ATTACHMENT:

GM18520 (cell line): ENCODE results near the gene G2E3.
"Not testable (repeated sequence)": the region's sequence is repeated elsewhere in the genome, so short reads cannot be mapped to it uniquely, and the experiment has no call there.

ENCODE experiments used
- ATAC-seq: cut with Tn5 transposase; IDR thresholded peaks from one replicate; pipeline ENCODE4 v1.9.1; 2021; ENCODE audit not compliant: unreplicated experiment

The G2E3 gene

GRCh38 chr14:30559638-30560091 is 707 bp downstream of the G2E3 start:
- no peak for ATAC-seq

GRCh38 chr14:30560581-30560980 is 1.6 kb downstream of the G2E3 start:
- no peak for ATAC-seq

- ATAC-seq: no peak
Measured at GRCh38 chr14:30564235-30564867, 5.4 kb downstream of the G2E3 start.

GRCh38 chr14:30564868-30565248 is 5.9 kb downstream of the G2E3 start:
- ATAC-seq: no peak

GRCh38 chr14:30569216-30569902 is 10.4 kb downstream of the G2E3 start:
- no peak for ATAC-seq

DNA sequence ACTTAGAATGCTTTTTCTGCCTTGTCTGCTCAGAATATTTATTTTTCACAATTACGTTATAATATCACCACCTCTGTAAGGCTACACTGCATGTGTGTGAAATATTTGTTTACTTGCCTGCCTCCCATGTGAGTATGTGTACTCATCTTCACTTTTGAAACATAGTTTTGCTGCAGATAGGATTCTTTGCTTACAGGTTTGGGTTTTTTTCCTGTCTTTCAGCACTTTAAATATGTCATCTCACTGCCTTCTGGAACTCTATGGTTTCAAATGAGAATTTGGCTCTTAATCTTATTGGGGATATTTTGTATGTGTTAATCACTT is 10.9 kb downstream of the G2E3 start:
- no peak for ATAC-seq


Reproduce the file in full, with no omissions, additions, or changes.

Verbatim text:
GM18520 (cell line): ENCODE results near the gene G2E3.
"Not testable (repeated sequence)": the region's sequence is repeated elsewhere in the genome, so short reads cannot be mapped to it uniquely, and the experiment has no call there.

ENCODE experiments used
- ATAC-seq: cut with Tn5 transposase; IDR thresholded peaks from one replicate; pipeline ENCODE4 v1.9.1; 2021; ENCODE audit not compliant: unreplicated experiment

The G2E3 gene

GRCh38 chr14:30559638-30560091 is 707 bp downstream of the G2E3 start:
- no peak for ATAC-seq

GRCh38 chr14:30560581-30560980 is 1.6 kb downstream of the G2E3 start:
- no peak for ATAC-seq

- ATAC-seq: no peak
Measured at GRCh38 chr14:30564235-30564867, 5.4 kb downstream of the G2E3 start.

GRCh38 chr14:30564868-30565248 is 5.9 kb downstream of the G2E3 start:
- ATAC-seq: no peak

GRCh38 chr14:30569216-30569902 is 10.4 kb downstream of the G2E3 start:
- no peak for ATAC-seq

DNA sequence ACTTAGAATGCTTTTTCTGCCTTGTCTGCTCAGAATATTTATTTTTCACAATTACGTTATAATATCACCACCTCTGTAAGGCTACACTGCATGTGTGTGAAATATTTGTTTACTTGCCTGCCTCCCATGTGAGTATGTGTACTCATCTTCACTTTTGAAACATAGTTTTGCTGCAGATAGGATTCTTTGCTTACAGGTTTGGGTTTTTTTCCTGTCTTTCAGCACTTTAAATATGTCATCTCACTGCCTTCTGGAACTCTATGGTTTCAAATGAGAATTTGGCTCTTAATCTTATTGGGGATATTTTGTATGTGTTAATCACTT is 10.9 kb downstream of the G2E3 start:
- no peak for ATAC-seq